For a Russian ballet star, “History changes, the Bolshoi remains”

published on Thursday, May 19, 2022 at 6:10 p.m.

“For the Bolshoi, 20 years is nothing, but for a dancer, it’s his whole life”: Olga Smirnova, ex-star of the famous Moscow troupe who left Russia after the invasion of Ukraine, fears a lasting isolation of its artists.

The departure of the 30-year-old dancer, who joined the Dutch National Ballet in Amsterdam, had the effect of a small earthquake in the world of dance as the Bolshoi is synonymous with the art of ballet and is a showcase cultural, even political, of Russia.

Olga Smirnova was one of the faces of the company and a critically acclaimed “prima ballerina”.

Slender, almond-shaped eyes, swan-necked, she is “the perfect physical instrument of her art form”, as a British daily described her, evoking a “stunning perfection”.

“I spent ten wonderful years with the Bolshoi because the best choreographers came to create ballets there. I really felt that I was part of the world… All that ended with the war,” she told AFP during an interview at the National Opera of the Netherlands.

– “New worlds” –

Today, “the country is isolated and the Bolshoi is isolated from the world”, adds the dancer, very moved before the interview.

She is not worried about the Moscow company, “a huge institution that survives any crisis”, after having gone through the tsarist and Soviet eras and the end of the Cold War.

“History changes and the Bolshoi remains”, she assures.

But she fears the isolation of Russian dancers, recalling that the career of a classical dancer is short, “15 to 20 years if you are in good physical condition”.

Even at the height of the Cold War, ballet tours were seen as a bridge between the USSR and the West.

After the invasion of Ukraine, tours by companies like the Bolshoi were cancelled, its stars are no longer invited abroad and choreographers like Jean-Christophe Maillot and Alexei Ratmanski asked for the suspension of their ballets within the company.

Quoting the German John Neumeier, the French Pierre Lacotte, the American William Forsythe or the Briton Christopher Wheeldon, Smirnova believes that his generation, which carries the classical repertoire superbly, had “a magnificent opportunity to discover new worlds” with these choreographers.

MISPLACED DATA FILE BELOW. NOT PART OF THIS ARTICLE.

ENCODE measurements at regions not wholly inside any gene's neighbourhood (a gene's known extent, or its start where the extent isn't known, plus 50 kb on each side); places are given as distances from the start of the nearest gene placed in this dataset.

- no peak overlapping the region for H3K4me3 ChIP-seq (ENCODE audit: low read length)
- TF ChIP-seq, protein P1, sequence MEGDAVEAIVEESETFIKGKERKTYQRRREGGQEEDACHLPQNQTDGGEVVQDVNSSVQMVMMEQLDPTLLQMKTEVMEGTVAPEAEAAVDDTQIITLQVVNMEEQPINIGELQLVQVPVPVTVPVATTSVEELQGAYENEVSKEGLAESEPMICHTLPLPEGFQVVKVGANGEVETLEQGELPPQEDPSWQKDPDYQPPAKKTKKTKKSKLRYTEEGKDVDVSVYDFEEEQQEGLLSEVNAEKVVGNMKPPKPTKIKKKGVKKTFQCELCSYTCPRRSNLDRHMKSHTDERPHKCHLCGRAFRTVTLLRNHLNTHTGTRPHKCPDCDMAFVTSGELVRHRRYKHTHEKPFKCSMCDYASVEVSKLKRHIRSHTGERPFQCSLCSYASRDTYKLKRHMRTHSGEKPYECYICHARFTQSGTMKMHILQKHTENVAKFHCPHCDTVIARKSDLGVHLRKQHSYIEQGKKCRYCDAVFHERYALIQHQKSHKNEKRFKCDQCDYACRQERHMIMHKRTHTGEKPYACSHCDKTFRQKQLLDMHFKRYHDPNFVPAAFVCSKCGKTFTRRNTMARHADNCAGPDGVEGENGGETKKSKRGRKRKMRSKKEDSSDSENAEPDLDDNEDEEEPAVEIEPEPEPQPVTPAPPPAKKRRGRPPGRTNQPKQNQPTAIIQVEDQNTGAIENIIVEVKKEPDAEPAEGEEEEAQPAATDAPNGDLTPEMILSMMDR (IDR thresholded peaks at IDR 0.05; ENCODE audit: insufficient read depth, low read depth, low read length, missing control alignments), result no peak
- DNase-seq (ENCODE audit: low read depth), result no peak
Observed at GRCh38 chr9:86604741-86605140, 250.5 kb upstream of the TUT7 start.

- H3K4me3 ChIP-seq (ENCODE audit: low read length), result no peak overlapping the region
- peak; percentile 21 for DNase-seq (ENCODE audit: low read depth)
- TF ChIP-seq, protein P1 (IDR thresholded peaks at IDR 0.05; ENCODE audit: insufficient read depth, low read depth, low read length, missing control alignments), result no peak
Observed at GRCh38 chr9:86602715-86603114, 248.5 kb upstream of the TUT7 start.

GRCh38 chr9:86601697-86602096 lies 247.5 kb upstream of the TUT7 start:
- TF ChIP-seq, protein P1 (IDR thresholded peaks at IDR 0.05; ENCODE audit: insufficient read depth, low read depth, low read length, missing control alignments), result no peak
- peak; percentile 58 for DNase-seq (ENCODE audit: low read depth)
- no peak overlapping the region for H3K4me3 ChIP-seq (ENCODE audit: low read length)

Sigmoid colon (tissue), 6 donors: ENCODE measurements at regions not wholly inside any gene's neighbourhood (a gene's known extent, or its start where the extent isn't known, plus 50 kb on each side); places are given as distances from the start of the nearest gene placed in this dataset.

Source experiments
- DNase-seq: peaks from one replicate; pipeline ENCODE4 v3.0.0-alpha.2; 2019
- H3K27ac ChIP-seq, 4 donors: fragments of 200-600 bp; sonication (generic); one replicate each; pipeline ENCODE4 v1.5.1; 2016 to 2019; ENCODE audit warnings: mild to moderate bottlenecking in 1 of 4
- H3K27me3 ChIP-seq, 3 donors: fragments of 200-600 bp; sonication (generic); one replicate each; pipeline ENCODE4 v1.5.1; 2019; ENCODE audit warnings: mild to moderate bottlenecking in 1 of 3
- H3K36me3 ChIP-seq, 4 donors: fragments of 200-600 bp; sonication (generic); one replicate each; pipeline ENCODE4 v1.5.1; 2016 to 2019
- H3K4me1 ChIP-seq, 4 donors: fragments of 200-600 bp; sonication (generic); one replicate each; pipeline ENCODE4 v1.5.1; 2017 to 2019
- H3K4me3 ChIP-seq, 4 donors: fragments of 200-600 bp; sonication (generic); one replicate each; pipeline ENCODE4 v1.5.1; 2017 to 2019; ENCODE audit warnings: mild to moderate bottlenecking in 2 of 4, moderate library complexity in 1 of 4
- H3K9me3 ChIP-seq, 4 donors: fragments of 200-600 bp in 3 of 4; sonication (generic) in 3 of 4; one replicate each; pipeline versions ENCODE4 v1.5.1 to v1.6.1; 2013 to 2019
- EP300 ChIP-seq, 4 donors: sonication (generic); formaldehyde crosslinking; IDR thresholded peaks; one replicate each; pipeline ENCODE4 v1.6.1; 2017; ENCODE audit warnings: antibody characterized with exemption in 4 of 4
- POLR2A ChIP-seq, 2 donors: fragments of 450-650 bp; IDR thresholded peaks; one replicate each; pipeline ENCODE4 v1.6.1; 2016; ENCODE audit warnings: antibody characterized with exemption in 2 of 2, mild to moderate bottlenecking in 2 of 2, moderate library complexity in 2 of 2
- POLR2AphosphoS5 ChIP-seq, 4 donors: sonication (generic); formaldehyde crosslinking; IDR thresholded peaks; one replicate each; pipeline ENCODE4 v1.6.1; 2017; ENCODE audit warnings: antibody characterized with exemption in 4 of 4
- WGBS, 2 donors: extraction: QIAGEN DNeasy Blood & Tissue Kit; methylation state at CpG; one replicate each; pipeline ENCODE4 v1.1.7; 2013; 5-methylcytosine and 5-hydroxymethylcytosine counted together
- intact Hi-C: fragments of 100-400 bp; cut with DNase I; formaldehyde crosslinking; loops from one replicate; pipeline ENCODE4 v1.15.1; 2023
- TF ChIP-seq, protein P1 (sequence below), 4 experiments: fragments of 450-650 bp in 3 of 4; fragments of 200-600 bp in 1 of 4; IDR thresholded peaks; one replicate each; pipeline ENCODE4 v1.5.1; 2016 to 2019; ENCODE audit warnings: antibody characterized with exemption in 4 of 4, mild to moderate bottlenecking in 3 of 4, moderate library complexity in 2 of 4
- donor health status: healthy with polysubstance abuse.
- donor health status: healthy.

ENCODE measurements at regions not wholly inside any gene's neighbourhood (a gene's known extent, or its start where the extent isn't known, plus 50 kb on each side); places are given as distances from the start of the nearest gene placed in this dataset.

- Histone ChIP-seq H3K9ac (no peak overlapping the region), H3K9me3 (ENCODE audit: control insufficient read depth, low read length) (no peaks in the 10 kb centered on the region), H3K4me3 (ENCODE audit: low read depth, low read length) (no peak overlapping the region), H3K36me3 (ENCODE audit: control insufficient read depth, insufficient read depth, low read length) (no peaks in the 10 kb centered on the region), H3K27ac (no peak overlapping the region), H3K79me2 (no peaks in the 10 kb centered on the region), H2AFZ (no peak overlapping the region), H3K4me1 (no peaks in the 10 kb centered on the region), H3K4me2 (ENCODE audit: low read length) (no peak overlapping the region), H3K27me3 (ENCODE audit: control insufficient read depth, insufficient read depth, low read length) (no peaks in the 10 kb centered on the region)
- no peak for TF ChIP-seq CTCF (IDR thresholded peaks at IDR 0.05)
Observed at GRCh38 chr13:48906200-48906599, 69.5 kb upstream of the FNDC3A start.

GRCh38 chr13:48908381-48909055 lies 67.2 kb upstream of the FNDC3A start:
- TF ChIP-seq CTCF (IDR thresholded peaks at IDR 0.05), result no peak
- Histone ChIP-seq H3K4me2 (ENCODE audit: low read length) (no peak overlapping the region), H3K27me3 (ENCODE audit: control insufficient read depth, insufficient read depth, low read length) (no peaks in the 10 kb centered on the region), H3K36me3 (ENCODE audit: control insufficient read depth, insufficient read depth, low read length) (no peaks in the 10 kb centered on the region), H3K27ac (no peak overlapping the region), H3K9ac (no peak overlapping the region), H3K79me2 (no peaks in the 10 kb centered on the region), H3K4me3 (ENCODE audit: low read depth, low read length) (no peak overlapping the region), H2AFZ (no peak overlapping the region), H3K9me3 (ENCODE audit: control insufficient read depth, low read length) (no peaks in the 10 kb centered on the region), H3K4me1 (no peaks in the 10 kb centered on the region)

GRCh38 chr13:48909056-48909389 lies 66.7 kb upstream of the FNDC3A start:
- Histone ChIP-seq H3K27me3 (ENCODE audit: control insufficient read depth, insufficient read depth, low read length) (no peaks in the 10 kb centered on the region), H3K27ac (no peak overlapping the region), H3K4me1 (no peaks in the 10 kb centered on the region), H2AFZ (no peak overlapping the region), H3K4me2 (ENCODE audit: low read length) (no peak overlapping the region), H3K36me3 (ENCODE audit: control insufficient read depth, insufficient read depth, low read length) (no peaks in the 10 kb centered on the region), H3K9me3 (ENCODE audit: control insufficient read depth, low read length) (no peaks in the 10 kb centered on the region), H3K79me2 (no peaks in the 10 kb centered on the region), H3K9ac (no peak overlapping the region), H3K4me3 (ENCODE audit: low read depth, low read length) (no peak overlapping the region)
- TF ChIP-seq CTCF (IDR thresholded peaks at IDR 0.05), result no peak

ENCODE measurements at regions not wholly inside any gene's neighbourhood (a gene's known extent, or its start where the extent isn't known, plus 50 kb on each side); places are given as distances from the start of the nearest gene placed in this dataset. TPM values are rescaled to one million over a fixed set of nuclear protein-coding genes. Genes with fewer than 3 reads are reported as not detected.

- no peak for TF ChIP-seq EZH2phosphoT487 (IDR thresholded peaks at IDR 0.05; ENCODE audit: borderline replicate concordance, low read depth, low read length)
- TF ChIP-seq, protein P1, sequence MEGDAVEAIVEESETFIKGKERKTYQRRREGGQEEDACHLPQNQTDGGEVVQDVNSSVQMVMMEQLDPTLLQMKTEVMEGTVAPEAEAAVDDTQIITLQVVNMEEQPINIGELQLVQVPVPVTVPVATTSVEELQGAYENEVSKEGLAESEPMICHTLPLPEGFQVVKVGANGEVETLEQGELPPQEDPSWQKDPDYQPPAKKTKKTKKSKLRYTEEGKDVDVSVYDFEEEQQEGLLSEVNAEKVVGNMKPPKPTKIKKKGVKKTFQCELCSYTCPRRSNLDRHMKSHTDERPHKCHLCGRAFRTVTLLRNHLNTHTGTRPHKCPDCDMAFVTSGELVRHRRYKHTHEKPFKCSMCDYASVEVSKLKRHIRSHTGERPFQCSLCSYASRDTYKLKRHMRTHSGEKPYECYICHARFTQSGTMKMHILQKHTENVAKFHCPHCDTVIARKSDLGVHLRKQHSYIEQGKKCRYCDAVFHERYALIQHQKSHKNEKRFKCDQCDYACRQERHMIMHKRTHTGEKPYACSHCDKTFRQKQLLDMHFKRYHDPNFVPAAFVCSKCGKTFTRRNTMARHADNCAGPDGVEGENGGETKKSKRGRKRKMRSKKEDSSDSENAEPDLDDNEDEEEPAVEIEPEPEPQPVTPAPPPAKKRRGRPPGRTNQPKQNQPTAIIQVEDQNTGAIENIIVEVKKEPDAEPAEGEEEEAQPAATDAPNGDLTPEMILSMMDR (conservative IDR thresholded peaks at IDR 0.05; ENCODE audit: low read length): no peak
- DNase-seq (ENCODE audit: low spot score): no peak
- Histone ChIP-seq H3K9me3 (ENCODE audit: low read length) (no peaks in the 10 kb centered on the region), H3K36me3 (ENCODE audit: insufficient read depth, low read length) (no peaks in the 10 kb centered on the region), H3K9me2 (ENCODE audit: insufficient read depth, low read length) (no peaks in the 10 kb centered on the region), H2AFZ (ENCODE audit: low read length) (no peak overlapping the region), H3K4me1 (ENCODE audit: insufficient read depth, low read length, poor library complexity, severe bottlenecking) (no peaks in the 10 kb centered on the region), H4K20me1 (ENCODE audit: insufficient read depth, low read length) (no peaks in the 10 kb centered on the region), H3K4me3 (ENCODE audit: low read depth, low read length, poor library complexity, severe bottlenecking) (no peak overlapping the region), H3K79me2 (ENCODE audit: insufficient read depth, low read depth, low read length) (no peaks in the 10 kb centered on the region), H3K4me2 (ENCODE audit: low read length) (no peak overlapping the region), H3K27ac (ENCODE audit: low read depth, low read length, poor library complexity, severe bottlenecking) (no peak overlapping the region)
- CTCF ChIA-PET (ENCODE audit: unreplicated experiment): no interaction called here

She refuses to call her departure a “defection”, a word used in Soviet times when ballet legends like Rudolf Nureyev and Mikhail Baryshnikov moved to the West.

“I think I was honest with myself and followed my conscience. (…) I felt so sorry for these people who were forced to lose their homes,” says Smirnova.

The ballerina thought the invasion would stop soon.

A few days later, she wrote on the social network Telegram: “I am against the war with all my soul. (…) I never believed that I could be ashamed of Russia”.

She travels to Dubai to treat an injury then she takes the plunge.

“Nobody knew about it, except my husband and the artistic director of the Dutch National Ballet, Ted Brandsen,” she says.

For his parents, it’s a shock. So far, “they don’t really accept the idea that I left the Bolshoi”.

As for her colleagues, she “almost has no contact” with them.

“I just got a few messages. Maybe they don’t understand my decision, maybe they’re shielding themselves from the truth and saying, ‘I’m just a dancer, I have nothing to do with the policy+”. And the press? “They prefer to pretend that I don’t exist”.

– “Avoid overthinking” –

Today, “I feel more and more at home” in Amsterdam, she says. She moved into an apartment and danced in April in a new production of the “Raymonda” ballet.

“I got back into the ballet routine from day one. (…) I felt like I was getting back to my normal life… (Dancing) helped me avoid overthinking,” says- she.

The St. Petersburger did not dream, like many little Russians, of becoming a ballerina. “Nobody in my family came from the world of theater or ballet,” she says. Her engineer mother, however, enrolled her in the prestigious Vaganova Academy and, barely graduating, she was hired in 2011 by the Bolshoi and quickly rose through the ranks.

Before the war, Smirnova was tempted by the idea of ​​being principal dancer at the Bolshoi and guest artist at the Dutch National Ballet, in particular to discover the work of Hans van Manen, soon to be 90 years old, who will be celebrated in June at the Opera national of the Netherlands.

What stage does she dream of dancing on? “The Paris Opera! I’ve never danced at the Palais Garnier,” she smiles.

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